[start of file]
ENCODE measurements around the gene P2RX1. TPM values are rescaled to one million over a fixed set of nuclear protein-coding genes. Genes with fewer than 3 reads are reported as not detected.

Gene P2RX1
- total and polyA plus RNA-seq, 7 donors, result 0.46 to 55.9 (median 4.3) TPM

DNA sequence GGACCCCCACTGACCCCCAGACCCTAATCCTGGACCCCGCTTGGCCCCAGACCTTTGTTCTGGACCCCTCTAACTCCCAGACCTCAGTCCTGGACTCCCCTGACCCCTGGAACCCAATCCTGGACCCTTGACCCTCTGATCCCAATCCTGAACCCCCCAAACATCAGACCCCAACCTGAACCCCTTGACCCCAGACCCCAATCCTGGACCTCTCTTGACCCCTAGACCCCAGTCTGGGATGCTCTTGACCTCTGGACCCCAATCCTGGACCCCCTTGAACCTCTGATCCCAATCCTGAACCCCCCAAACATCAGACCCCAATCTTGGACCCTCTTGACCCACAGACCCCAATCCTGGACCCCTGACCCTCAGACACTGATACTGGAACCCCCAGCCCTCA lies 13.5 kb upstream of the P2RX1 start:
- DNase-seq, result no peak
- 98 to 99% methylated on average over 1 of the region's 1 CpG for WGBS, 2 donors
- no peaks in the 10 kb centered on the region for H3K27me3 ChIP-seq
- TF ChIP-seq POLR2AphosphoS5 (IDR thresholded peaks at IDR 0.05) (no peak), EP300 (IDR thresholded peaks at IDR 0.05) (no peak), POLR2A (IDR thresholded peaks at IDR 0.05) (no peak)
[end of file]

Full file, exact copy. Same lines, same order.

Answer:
ENCODE measurements around the gene P2RX1. TPM values are rescaled to one million over a fixed set of nuclear protein-coding genes. Genes with fewer than 3 reads are reported as not detected.

Gene P2RX1
- total and polyA plus RNA-seq, 7 donors, result 0.46 to 55.9 (median 4.3) TPM

DNA sequence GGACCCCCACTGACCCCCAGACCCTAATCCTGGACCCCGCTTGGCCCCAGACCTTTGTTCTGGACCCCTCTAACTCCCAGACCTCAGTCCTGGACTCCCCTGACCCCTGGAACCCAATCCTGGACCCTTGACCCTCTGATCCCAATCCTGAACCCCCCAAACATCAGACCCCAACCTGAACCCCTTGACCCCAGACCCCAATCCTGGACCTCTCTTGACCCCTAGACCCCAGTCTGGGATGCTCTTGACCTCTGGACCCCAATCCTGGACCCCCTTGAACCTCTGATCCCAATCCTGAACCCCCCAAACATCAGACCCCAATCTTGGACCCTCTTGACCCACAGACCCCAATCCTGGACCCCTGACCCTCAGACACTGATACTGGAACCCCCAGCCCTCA lies 13.5 kb upstream of the P2RX1 start:
- DNase-seq, result no peak
- 98 to 99% methylated on average over 1 of the region's 1 CpG for WGBS, 2 donors
- no peaks in the 10 kb centered on the region for H3K27me3 ChIP-seq
- TF ChIP-seq POLR2AphosphoS5 (IDR thresholded peaks at IDR 0.05) (no peak), EP300 (IDR thresholded peaks at IDR 0.05) (no peak), POLR2A (IDR thresholded peaks at IDR 0.05) (no peak)